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I have an infrared LED as part of an IR transceiver, and I want to determine its polarity. As the device is unmarked, finding its datasheet is out of the question. And, as it is infrared, seeing it light up is also out of the question.

Using my multimeter on its diode setting, I connect the positive multimeter lead to one of the device pins, which we will call pin 1. I then connect the negative multimeter lead to the other pin (pin 2). Doing this, I measure a voltage drop of ~1.3v. I then swap the leads and measure a drop of ~0.5v. Unfortunately I do not know what to do from here, as both directions give me a reading.

Based on these readings, is it possible to determine its polarity? And if so, what IS the polarity?

Thank you for your time.

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  • \$\begingroup\$ "as it is infrared, seeing it light up is also out of the question" FYI a typical cellphone camera will detect IR LED light when it is emitted (try this with your phone's camera app using an IR TV remote control - notice the glow on the phone screen looking directly at the remote control's IR LED, when you hold down a button; it's easier to see in a relatively dark room). Hope that helps. \$\endgroup\$ – SamGibson Apr 18 at 23:52
  • \$\begingroup\$ @SamGibson unfortunately this infrared led is outside of the range for a typical camera. \$\endgroup\$ – The Elemental of Creation Apr 18 at 23:53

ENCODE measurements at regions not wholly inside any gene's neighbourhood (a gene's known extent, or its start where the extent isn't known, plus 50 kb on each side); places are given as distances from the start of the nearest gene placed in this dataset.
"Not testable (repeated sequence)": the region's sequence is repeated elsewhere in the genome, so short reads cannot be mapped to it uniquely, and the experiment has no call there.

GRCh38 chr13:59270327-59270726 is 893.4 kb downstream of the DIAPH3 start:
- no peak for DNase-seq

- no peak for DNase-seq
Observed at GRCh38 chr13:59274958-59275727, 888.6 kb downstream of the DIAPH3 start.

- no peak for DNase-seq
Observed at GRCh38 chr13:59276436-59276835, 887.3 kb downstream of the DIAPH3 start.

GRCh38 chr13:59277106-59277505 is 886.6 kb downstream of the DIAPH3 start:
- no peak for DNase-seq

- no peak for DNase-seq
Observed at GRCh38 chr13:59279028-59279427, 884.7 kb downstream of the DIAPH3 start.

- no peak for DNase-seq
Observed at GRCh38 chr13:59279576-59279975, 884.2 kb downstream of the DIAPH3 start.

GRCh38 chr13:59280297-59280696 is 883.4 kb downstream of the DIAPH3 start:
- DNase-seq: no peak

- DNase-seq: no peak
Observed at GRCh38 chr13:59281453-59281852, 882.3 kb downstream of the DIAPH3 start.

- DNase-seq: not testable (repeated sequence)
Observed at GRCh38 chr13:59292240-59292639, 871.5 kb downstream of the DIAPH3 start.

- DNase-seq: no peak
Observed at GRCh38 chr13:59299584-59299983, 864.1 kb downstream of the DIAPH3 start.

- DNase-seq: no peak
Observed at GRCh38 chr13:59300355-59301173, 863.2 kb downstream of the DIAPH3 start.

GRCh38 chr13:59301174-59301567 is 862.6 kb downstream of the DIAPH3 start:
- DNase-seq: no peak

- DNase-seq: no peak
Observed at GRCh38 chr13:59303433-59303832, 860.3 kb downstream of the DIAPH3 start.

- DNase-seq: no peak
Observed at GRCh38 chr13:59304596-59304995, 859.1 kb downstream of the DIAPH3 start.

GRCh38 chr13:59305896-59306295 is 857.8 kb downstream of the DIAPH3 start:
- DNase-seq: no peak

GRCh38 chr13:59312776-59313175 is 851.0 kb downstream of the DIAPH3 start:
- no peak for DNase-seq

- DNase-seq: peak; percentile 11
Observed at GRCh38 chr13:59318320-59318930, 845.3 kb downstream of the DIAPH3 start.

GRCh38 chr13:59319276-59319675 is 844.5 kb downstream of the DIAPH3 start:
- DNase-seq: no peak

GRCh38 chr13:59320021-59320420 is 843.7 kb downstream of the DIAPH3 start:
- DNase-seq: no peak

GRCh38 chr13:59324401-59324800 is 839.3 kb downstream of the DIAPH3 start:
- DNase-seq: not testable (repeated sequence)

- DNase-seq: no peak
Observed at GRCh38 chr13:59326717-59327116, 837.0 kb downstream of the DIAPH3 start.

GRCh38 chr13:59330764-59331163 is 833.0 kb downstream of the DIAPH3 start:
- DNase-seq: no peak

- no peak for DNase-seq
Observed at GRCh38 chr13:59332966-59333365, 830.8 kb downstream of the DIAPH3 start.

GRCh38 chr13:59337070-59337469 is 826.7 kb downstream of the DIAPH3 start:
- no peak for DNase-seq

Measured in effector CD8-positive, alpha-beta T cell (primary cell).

• \$\begingroup\$ The wirebond clearly visible thru the lens is the Anode \$\endgroup\$ – Sunnyskyguy EE75 Apr 18 at 23:54
  • \$\begingroup\$ @SunnyskyguyEE75 it's in a package so it appears black. Visible light doesn't penetrate. \$\endgroup\$ – The Elemental of Creation Apr 18 at 23:55
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    \$\begingroup\$ There is more to this part than you are telling us. The reverse voltage of 0.5V indicates ESD diode protection. \$\endgroup\$ – Sunnyskyguy EE75 Apr 18 at 23:56
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The direction with the lower voltage drop is likely the forward direction. The reason you get a voltage drop in the reverse direction is likely because when reverse bias, your IR emitter LED becomes a photo diode that's sensitive to same wavelength of IR. If you can get another strong IR source, shine it while it's reverse biased and see if it changes.

This is similar to this questions: IR emitter in reverse bias?

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